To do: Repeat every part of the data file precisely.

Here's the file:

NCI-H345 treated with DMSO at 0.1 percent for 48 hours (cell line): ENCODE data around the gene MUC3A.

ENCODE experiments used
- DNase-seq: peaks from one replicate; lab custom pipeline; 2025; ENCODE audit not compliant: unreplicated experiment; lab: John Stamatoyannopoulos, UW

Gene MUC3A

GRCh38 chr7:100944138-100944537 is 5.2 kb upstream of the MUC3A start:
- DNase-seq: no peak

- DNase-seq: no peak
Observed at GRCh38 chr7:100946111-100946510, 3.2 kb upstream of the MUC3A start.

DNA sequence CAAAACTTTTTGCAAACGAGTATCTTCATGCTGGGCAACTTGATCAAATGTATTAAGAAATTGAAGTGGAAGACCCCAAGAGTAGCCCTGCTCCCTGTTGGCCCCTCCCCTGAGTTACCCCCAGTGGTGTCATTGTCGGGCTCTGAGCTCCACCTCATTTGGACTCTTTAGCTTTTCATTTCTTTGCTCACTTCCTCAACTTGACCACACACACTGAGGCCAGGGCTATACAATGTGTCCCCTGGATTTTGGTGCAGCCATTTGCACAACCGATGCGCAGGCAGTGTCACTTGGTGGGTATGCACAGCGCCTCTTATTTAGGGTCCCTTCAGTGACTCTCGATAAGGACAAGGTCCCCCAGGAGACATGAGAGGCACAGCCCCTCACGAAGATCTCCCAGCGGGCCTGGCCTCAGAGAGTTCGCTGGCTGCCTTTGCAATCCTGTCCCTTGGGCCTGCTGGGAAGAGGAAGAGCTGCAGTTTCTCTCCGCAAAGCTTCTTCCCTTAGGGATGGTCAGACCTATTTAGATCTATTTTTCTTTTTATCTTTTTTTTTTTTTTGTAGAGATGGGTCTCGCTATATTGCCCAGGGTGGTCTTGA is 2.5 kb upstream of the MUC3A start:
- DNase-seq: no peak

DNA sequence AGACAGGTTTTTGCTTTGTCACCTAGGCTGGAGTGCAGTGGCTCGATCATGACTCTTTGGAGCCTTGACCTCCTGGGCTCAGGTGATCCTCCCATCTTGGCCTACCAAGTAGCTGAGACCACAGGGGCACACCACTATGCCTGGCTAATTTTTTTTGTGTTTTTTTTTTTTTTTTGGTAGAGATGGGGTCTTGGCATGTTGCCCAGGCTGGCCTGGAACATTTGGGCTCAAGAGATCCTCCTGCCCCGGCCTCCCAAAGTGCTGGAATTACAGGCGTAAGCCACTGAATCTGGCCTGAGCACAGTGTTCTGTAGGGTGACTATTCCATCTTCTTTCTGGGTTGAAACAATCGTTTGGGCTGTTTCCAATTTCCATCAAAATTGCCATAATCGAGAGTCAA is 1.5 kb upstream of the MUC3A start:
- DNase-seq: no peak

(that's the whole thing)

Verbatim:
NCI-H345 treated with DMSO at 0.1 percent for 48 hours (cell line): ENCODE data around the gene MUC3A.

ENCODE experiments used
- DNase-seq: peaks from one replicate; lab custom pipeline; 2025; ENCODE audit not compliant: unreplicated experiment; lab: John Stamatoyannopoulos, UW

Gene MUC3A

GRCh38 chr7:100944138-100944537 is 5.2 kb upstream of the MUC3A start:
- DNase-seq: no peak

- DNase-seq: no peak
Observed at GRCh38 chr7:100946111-100946510, 3.2 kb upstream of the MUC3A start.

DNA sequence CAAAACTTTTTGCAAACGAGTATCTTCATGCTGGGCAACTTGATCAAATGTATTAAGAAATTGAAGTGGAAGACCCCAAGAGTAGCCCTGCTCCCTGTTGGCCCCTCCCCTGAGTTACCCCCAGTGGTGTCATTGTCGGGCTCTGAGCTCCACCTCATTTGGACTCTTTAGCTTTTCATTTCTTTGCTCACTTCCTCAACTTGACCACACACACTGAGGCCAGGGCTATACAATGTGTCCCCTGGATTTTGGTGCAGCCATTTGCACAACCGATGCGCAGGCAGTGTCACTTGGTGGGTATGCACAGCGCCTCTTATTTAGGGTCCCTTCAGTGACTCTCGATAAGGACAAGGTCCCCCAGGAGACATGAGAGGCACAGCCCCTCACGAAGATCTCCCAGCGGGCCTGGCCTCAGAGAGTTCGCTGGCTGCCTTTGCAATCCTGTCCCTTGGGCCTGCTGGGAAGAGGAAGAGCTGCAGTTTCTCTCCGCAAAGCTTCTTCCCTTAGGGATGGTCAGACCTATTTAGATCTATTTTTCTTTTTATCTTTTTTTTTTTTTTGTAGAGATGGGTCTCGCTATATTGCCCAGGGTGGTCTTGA is 2.5 kb upstream of the MUC3A start:
- DNase-seq: no peak

DNA sequence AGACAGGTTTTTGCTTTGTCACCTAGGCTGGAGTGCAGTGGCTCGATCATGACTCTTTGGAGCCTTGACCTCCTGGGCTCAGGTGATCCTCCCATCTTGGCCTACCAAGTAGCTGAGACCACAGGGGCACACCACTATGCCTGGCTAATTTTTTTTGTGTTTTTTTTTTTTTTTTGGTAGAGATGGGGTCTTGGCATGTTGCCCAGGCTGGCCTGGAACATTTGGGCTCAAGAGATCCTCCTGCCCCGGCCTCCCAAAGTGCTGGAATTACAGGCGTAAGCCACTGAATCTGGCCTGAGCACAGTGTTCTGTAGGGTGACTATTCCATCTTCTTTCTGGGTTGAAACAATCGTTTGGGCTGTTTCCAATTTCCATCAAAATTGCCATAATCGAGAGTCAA is 1.5 kb upstream of the MUC3A start:
- DNase-seq: no peak